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MUSIC AND DANCE REVIEWS

Kerala Kalamandalam Troupe Shows Profound Strength

September 30, 1996|LEWIS SEGAL | TIMES DANCE CRITIC

In their huge skirts, high crowns and mask-like makeup, Kathakali dancers look superhuman before they take a step--perfect for the mythic dance-dramas they've been presenting on the southwest coast of India ever since the 17th century.

Indeed, Schoenberg Hall at UCLA seemed much too small on Saturday to hold the large-scale splendor and emotion of Kathakali singing, dancing, acting and music-making when the renowned Kerala Kalamandalam company made its first local appearance in 26 years, sponsored by the Arpana Foundation.

Complete with English supertitles (except for the last two scenes), "Duhssasana Vadham" offered key episodes from the Hindu epic "Mahabharata," starting with the rigged dice game that turns two sets of cousins into deadly enemies.

The title refers to the celebrated moment when the fierce Bhima (M. Krishnakumar) falls on his foe Duhssasana (P. Ramadas) like a maddened beast and claws him open to drink his blood and pull out his entrails. Accented with furious drumming, the image is overwhelmingly graphic: Never has a length of red, tassled rope seemed so horrifying.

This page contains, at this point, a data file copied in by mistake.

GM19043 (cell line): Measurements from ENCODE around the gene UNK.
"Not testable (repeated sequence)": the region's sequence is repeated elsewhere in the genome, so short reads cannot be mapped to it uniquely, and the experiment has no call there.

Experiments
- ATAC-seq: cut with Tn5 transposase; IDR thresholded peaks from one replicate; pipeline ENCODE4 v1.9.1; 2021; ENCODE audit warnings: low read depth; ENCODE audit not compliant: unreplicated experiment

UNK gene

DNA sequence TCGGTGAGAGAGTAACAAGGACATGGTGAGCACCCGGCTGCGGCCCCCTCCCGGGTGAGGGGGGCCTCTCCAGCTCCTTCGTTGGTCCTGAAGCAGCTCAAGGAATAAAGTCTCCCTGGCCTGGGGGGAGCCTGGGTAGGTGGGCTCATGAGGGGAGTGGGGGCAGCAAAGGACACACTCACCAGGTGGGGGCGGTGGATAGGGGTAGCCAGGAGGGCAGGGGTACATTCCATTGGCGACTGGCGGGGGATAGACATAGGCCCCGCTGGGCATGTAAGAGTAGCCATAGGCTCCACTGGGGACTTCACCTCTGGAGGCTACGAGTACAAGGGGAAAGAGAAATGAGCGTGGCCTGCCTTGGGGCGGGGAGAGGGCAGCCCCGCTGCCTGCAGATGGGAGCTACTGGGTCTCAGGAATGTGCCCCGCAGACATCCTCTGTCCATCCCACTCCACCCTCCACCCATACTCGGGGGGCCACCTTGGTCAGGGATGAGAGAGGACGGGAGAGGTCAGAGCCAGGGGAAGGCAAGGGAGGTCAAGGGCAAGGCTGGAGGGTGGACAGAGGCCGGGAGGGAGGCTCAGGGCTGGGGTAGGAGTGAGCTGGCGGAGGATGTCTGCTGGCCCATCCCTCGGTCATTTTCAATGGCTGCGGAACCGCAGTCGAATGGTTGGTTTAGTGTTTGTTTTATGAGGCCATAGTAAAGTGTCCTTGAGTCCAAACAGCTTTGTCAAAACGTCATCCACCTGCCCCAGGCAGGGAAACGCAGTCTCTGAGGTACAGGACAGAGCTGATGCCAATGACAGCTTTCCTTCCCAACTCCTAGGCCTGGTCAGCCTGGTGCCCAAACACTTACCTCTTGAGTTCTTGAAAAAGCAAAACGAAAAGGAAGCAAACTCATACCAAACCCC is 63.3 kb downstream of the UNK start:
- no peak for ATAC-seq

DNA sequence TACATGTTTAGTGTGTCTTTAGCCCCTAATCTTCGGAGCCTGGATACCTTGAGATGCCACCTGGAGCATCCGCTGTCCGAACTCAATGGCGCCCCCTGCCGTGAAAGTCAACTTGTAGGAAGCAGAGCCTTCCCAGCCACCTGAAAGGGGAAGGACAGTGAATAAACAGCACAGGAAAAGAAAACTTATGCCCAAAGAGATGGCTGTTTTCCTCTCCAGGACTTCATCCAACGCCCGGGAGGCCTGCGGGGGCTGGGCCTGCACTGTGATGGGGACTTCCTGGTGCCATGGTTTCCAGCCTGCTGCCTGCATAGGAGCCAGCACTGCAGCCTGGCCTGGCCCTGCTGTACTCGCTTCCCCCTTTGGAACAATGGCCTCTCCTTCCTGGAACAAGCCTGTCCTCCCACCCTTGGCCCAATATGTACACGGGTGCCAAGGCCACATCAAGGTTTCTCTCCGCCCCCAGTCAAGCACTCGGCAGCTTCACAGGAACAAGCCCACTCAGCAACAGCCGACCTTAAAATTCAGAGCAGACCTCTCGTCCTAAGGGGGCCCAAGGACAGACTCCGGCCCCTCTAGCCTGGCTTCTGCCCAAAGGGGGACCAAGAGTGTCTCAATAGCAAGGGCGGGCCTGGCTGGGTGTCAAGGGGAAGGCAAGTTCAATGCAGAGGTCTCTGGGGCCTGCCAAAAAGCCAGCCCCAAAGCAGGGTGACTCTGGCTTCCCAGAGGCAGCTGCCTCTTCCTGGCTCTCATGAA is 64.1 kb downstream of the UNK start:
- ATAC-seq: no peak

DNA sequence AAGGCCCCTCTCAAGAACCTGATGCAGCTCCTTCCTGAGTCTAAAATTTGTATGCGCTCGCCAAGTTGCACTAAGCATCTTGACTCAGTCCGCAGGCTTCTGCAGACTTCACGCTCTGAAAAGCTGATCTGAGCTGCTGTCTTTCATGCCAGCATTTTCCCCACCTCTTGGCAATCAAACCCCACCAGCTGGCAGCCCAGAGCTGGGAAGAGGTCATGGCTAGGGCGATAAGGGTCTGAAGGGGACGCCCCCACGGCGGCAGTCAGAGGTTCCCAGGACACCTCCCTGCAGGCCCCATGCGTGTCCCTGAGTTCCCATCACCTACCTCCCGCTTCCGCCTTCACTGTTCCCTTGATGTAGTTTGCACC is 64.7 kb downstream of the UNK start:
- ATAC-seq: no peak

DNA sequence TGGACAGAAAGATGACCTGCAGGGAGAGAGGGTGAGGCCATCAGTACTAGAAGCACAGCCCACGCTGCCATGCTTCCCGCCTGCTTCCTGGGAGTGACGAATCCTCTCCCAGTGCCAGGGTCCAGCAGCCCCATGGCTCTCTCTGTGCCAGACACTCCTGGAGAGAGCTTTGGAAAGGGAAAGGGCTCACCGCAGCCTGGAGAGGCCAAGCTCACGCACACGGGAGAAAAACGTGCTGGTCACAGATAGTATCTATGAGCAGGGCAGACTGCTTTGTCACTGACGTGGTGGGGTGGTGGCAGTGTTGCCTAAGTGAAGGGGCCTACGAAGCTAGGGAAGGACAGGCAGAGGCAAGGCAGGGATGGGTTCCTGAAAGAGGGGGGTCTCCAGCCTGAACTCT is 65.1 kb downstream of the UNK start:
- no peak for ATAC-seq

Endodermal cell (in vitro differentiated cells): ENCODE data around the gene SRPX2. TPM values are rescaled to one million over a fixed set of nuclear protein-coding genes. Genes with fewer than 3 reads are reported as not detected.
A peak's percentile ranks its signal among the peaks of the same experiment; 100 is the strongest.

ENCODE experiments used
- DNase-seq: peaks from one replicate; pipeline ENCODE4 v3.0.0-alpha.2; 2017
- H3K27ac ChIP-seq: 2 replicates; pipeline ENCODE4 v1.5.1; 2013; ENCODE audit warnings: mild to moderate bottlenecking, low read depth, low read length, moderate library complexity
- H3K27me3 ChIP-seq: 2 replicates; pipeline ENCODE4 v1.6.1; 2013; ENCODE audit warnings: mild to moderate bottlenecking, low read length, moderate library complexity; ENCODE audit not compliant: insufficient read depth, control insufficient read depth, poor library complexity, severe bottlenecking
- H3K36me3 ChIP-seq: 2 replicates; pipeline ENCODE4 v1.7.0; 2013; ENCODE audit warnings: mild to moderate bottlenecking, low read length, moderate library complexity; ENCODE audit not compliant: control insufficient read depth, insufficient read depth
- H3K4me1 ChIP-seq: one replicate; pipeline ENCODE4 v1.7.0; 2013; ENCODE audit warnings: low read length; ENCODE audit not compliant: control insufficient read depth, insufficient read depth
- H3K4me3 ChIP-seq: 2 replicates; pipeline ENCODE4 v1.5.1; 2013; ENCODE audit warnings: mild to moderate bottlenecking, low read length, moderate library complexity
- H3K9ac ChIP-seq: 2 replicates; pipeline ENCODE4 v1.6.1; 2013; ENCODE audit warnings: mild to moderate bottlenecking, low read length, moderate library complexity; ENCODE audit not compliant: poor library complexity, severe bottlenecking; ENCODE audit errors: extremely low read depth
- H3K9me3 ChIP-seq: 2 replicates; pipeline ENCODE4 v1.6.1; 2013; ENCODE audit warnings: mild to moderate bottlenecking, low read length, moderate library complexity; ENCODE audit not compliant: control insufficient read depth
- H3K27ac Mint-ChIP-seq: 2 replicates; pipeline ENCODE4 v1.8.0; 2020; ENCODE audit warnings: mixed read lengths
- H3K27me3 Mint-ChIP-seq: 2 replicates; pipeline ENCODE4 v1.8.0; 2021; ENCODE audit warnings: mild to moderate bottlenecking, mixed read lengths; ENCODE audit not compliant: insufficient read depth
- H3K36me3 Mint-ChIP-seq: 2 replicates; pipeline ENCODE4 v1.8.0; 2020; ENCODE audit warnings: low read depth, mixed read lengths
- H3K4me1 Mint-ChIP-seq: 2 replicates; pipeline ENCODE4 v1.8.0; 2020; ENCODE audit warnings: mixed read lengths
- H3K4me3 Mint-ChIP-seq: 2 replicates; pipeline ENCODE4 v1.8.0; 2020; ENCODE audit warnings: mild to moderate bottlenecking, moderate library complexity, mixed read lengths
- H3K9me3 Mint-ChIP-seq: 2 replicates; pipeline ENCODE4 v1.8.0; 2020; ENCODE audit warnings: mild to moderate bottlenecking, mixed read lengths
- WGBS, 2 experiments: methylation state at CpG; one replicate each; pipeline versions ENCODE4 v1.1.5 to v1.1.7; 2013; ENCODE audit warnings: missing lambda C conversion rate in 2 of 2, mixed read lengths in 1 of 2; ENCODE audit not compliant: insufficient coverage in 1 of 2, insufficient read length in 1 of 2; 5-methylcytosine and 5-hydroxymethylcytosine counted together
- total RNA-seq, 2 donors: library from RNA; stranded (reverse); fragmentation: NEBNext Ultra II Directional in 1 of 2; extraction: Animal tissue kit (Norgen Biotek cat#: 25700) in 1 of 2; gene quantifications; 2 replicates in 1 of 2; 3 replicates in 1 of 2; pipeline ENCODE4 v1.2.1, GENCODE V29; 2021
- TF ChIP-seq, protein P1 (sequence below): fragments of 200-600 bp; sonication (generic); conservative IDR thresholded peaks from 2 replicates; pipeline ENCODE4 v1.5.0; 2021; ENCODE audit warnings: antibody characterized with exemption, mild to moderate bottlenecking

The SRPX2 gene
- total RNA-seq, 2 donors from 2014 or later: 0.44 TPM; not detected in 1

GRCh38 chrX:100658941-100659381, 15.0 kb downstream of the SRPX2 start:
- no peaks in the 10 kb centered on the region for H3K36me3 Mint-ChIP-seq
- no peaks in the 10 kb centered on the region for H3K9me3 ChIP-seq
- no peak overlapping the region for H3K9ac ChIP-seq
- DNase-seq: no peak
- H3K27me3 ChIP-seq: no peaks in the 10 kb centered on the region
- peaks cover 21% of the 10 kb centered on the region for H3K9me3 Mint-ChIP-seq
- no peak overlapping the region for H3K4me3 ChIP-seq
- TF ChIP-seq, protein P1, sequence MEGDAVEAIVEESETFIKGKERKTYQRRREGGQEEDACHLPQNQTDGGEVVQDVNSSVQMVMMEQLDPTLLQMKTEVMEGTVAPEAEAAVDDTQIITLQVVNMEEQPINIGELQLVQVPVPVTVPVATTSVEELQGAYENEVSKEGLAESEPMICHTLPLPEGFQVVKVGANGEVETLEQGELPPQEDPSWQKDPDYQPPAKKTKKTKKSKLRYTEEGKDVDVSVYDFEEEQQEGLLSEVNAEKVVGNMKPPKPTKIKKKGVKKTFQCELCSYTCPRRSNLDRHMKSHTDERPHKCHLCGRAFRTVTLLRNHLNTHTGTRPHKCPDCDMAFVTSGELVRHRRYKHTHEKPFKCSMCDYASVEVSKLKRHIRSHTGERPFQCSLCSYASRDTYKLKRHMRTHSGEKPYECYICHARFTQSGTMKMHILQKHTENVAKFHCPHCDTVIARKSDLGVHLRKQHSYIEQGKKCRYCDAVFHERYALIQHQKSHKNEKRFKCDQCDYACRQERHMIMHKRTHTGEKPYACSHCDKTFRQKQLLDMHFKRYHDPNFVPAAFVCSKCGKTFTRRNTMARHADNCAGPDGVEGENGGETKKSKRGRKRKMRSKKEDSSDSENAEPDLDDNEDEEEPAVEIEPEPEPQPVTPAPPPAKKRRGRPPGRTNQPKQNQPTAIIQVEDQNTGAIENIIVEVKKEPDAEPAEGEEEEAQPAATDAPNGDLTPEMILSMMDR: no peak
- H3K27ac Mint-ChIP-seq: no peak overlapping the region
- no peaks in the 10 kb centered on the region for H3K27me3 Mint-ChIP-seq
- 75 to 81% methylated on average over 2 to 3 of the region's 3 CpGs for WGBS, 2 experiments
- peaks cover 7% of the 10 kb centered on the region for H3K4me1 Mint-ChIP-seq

Just as startling in its way is the "Bhagavad Gita" sequence in which the divine Krishna (M.P.S. Namboodiri) resolves the doubts of the warrior Arjuna (N. Vijayakumar) and readies him for battle. Dance-drama is common enough in India as elsewhere. But this is dance-philosophy, with the participants using gestures, steps and facial expressions to physicalize one of the greatest ethical debates in world literature.

Kathakali is an all-male form and the first thing a foreigner notices about the dancing is probably the immense weight and force of each barefoot stamp. Rapid shuffle steps (often seen in Krishna's solos) add speed and intricacy while the hopping entrance in the "Gita" scene tests the performers' balance and stamina.

Kathakali acting also requires mastery of a complex vocabulary of hand positions (called mudras) and delightfully bold use of the eyes and eyebrows, particularly evident in the performance of M.P. Vasudevan as the evil Duryodhana. Female characters--recognizably human in appearance and behavior--belong to specialists such as M. Rajasekharan.

Sung in Malayalam by M. Subramanian Namboodiri and K.K. Sivan, the song-texts create a flowing, sensuous sound-aura for the giant, glittering nightmare figures who stalk the stage of this unforgettably rich, strange and profound dance-theater.

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